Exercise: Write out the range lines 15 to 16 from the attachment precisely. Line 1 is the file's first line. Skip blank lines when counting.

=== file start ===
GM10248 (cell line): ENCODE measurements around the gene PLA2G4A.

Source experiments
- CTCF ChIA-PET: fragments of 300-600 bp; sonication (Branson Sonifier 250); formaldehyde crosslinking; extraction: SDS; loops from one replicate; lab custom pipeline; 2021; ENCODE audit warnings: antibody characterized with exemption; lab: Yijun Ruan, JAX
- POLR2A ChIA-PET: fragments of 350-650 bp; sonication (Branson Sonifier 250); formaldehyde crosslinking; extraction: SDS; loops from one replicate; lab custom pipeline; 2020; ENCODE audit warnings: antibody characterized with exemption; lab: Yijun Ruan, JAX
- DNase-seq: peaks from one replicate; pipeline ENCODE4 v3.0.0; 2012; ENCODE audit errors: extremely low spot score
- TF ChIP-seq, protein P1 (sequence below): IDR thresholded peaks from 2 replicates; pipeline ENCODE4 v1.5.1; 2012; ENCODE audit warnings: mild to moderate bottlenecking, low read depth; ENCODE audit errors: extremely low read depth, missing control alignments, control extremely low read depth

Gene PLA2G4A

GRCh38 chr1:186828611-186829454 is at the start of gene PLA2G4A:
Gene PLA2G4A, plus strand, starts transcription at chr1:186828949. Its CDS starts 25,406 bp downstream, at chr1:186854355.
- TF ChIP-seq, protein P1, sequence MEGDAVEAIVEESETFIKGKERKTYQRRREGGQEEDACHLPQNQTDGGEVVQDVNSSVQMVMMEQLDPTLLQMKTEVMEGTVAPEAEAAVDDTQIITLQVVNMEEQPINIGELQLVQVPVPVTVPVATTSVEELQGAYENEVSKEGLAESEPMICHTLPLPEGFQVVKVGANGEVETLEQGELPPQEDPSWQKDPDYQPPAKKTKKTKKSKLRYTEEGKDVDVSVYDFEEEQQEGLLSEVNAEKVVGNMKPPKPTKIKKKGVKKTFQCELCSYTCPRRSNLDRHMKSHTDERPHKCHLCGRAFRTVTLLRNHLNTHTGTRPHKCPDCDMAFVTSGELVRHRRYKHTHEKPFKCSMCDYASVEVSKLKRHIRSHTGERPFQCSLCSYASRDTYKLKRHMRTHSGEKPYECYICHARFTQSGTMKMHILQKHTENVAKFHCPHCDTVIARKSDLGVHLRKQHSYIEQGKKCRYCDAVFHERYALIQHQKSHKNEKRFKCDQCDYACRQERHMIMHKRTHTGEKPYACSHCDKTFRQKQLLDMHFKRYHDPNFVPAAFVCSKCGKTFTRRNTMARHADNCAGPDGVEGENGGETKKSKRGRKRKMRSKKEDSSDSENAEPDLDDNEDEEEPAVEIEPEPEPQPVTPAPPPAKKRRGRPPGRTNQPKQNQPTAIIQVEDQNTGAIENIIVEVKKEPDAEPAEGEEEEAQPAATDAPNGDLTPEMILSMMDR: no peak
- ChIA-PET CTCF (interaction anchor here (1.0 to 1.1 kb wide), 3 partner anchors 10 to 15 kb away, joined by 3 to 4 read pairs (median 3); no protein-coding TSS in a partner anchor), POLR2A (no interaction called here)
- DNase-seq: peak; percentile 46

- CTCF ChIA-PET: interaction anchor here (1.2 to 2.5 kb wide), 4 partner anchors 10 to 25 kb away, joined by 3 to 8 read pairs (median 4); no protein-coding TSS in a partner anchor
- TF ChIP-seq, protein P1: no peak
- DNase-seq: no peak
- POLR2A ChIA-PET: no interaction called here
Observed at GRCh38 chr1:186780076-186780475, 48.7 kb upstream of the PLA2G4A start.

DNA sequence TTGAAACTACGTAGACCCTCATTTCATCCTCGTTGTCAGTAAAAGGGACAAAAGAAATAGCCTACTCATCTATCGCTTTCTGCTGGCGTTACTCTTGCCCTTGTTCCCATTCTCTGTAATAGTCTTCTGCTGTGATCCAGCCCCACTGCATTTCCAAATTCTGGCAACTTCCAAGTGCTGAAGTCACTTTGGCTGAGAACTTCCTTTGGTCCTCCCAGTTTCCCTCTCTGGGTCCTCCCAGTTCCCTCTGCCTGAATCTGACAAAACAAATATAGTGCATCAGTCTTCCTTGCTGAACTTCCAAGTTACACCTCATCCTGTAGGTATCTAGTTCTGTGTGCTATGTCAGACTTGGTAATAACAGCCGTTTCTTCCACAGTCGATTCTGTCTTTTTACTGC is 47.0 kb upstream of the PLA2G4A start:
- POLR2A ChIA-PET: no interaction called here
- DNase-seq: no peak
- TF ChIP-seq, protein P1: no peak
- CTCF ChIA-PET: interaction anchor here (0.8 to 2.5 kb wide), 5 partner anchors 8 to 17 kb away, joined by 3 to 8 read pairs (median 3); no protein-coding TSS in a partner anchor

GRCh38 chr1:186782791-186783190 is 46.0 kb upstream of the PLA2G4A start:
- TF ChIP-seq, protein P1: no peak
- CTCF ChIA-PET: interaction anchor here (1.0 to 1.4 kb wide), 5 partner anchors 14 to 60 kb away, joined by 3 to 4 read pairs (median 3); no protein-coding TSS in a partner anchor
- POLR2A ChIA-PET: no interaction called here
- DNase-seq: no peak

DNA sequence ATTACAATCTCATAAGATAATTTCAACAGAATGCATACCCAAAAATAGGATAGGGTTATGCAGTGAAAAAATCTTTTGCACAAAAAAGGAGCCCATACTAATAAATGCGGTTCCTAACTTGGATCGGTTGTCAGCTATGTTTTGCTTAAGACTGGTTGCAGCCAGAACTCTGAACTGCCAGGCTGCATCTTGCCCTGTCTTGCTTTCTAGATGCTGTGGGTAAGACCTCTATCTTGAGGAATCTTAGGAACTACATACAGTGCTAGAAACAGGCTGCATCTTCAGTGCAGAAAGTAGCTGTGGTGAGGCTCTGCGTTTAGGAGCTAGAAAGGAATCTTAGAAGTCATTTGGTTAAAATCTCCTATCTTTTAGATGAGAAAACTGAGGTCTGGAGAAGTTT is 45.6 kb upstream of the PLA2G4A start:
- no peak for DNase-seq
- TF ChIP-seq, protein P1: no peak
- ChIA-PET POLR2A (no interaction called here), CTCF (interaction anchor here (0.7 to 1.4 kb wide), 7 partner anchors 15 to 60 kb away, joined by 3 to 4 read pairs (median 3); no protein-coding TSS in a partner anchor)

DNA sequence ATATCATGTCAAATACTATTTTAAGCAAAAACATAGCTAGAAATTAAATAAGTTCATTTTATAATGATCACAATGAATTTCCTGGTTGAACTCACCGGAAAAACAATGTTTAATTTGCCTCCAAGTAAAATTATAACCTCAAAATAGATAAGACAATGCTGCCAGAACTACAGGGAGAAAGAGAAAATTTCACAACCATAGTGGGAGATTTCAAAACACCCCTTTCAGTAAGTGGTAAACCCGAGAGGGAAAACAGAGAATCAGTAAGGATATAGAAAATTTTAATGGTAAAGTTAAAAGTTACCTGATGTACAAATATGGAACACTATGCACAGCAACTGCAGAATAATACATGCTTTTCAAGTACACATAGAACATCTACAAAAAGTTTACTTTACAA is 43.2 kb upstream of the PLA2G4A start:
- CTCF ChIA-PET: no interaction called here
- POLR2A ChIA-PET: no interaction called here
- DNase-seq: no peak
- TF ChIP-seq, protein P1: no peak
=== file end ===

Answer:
- DNase-seq: no peak
- POLR2A ChIA-PET: no interaction called here